Film and TV

Fire and Ice, Love and Hate on Top Chef: Texas

I've got to be honest with you guys. Hating on something is exhausting. It takes a tremendous amount of spiritual and emotional energy to hate something; so much more than it does to love something, in fact. I'm sure I'm not telling you anything you don't know. While love tends to multiply itself in millions of fascinating, fulfilling ways, hate simply feeds on you - sapping all of your strength to build upon itself - until you have nothing left to give except a sad little shadow of yourself. I don't like hating things.

This is how I feel about Top Chef: Texas right now. I'm too worn out to hate it anymore. Hating it just seems pointless and a furiously aggravating exercise in futility. I just don't have any bile left in me, and that's the truth. The show is ridiculous. It's a parody of itself at this point, and it's an embarrassment to Texas. But I have expelled all of that venom and my sacs are dry.

I think I've reached that odd point in reality TV programming where I'm starting to enjoy the show for the sheer absurdity of it all, because there's a place for all absurdity in the world! Right? Is this what being a Buddhist is like? I don't know. This show has taken me to weird places. I could start seeing a talking coyote at any minute now.

This week's Quickfire challenge is literally a Chinese fire drill: The contestants are introduced to three former Top Chef masters, who start cooking dishes and then hand them off to the contestants after a few minutes. The trade-offs continue for a half-hour until the cooking is done. Sarah wins. She wins $20,000. After winning nothing in Texas. So that happens.

Padma then tells the chefs that they'll be cooking a meal (and making cocktails) for 150 of Vancouver's "culinary elite," although I think that assembling 150 people who could rationally be referred to as anyone's culinary elite sounds like a bit of a stretch. But who cares, really? If I'm this exhausted and I'm not even competing, I can't imagine how bone-tired the contestants must be at this point. I seriously feel for them.

Good things about the show right now: Pretty shots of Vancouver. Funny-looking Canadian money. Cute shots of Sarah's family when she was younger, one of the rare families that actually encouraged their progeny to drop out of "proper" school and attend culinary school. This is so much easier than hating.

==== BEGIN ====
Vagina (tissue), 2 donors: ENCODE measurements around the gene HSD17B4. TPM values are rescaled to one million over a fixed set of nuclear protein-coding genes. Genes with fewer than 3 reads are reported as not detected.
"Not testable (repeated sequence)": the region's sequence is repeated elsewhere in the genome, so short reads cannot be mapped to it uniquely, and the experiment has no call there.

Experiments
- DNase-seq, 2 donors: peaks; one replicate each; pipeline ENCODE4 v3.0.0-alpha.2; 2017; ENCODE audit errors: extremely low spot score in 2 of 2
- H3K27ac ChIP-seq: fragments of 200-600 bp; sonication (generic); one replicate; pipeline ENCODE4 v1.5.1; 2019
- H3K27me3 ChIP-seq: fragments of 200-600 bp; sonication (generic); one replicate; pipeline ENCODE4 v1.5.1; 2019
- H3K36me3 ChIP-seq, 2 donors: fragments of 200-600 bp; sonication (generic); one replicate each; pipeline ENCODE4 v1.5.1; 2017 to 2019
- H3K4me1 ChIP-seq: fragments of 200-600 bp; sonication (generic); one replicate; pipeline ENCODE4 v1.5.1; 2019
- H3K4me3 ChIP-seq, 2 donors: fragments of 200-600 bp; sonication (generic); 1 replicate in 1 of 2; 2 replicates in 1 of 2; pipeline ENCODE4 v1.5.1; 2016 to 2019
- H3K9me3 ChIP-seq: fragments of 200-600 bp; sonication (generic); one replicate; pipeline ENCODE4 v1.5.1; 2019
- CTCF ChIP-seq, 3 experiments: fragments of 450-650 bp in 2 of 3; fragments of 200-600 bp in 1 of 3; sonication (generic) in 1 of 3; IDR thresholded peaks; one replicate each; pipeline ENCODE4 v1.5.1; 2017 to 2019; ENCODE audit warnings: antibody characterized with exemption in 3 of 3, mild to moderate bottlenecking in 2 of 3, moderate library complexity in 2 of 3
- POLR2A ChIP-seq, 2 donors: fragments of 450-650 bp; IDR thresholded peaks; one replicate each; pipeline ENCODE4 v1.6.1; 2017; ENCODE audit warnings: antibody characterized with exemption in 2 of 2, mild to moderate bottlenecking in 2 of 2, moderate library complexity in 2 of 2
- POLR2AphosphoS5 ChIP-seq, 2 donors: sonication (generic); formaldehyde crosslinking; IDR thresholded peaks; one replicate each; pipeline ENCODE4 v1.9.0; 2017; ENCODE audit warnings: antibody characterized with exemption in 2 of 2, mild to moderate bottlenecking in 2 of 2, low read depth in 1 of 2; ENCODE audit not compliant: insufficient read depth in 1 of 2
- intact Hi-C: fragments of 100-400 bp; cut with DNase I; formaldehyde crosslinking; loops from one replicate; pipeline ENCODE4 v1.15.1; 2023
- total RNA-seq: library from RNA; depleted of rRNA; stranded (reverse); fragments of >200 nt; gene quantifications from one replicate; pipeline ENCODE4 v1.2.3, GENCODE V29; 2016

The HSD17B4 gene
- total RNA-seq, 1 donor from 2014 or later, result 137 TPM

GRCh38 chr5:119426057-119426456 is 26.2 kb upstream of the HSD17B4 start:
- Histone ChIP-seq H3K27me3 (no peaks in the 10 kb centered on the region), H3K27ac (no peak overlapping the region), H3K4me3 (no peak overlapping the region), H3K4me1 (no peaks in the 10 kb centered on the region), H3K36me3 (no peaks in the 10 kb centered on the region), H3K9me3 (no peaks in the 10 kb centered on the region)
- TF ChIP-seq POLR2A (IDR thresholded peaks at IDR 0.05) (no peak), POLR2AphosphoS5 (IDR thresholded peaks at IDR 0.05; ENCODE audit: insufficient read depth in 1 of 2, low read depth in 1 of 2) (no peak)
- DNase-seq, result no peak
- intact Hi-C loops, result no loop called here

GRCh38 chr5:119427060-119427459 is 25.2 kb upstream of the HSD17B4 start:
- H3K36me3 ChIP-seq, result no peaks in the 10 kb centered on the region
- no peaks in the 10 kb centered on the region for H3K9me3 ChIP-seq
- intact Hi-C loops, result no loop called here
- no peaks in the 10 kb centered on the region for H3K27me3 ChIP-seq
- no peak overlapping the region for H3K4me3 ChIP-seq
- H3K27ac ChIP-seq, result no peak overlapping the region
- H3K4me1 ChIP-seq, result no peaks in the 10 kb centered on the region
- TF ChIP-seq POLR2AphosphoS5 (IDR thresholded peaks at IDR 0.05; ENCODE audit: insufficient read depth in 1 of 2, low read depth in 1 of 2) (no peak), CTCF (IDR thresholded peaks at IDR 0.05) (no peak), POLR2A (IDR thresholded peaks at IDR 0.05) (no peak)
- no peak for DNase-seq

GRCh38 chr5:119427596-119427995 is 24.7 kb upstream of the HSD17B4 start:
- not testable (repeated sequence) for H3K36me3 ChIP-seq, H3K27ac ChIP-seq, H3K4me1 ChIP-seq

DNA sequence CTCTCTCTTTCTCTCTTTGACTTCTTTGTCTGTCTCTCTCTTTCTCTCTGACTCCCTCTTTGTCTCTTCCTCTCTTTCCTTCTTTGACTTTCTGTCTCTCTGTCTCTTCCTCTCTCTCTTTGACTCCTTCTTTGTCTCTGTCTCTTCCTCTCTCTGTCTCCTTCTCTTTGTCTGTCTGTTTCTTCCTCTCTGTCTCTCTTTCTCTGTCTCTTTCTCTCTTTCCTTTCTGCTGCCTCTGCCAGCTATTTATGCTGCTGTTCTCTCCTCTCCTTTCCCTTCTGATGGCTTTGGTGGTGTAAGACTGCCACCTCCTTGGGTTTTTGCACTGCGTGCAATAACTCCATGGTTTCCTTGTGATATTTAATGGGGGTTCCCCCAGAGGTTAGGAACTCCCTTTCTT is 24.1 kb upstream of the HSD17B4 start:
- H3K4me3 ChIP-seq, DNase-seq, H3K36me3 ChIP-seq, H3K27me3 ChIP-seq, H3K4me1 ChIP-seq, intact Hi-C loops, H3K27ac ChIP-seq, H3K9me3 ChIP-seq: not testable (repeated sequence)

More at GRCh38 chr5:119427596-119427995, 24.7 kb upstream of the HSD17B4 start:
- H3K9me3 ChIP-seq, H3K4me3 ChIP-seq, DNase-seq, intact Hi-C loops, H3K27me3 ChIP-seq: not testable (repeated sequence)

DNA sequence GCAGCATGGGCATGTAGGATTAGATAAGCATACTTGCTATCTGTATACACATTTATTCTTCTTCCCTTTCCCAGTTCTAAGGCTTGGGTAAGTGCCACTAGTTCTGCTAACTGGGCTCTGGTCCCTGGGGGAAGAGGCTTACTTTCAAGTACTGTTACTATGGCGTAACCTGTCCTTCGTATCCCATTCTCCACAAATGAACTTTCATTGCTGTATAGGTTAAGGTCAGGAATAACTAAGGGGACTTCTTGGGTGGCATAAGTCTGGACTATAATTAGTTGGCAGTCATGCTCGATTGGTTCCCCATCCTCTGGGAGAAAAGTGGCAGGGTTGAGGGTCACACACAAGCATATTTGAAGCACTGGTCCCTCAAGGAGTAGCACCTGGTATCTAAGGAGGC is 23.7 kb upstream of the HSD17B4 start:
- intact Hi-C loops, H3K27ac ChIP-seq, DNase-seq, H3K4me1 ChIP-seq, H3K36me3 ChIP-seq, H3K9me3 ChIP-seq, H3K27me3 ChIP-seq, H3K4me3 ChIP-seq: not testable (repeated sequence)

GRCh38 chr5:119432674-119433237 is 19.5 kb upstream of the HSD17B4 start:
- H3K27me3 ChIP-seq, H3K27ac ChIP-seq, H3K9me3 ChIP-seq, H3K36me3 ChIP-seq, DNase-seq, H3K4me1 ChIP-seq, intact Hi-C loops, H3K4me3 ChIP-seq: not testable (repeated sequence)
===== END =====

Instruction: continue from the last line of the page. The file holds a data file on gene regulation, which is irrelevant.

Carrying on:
Speaking of Sarah, she's made the admirably insane move of attempting to make pasta by hand for those 150 people. "I'm cracking 80 eggs," she says as she VOs that the main reason she's going to win is because she's confident in herself and the other two chefs -- Paul and Lindsey -- second-guess themselves too much. I think Sarah perhaps doesn't appreciate quiet confidence; I've found that braggadocio and swagger in a person usually indicates quite the opposite once you get to know them...

"Making cocktails is not my strong suit," admits Paul, in a characteristic display of honesty. And frankly, it's more than idiotic to make chefs make cocktails. But, once Why focus on cooking on a cooking show when you can throw in some schizophrenic challenge to appeal to trendsters with minute-long attention spans? Next year, the chefs will be forced to brew their own craft beer, I'm sure. And I guess I'll watch that too.

As if to illustrate the point, Colicchio says in the next scene: "I'm not a huge fan of pairing cocktails and food." Then why are you doing this, show? And instead of caring about Paul's cocktail at all, Colicchio instead chooses to hyper-focus on his arugula garnish and how it wasn't incorporated enough into the final dish. Wait. Wait. I'm starting to feel the hate creep back into my bones.

I continue to be frustrated by the scenes after the commercial break, in which nearly every restaurateur in Vancouver is represented in mini-interviews about their thoughts on the contestants' dishes. Was this too much to ask for the episodes that were filmed in Texas? To actually feature Texas chefs, even if only for a second? To feature Texas chefs in settings that weren't eye-rollingly gimmicky? You wait until Vancouver -- on Top Chef: Texas -- to authentically showcase real area chefs?

And there it is. The hate is back. It's uncontrollable when the show is this goddamned stupid.

Willing it away, I try to listen to the judges decipher the contestants' "fire and ice" dishes and cocktails, and I try to listen to the contestants explain why they deserve to be in the finale. Replace the word "deserve" with "want to" and that's the question I want to know the answer to: Why do they want to be in the finale? All I would want at this point is to go the fuck home and opt out of this circus. I'm not a quitter; I'm a realist and a cynic.

Twelve minutes left in the show. Twelve minutes to hear the judges ramble about the dishes and cocktails and waste everyone's time. It all sounds like Charlie Brown's teacher to me at this point. Whaaa-whomp-waa-waa-whomp.

And -- big surprise -- Sheila D. from Louisville, Kentucky is once again the viewer who earned her "favorite cheftestant" (crazy Chris C.) the most votes this past week. This is just so very, very, very, mind-numbingly dumb.

Two minutes left in the show, and Sarah is told that she's moving on, but not until Padma completely screws with her and makes her think she's going home. Because that's nice. It's Lindsey who eventually gets sent packing, and she barely holds it together as Paul just bows his head in shock. I kind of prepared myself for a Lindsey-Paul showdown, but after all's going to be a showdown of Texas chefs: Paul and Sarah.

"I always knew it was going to be me and Paul," says Sarah as she toasts the man she'll be competing against next week. "Two Texas chefs."

Imagine that.

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Katharine Shilcutt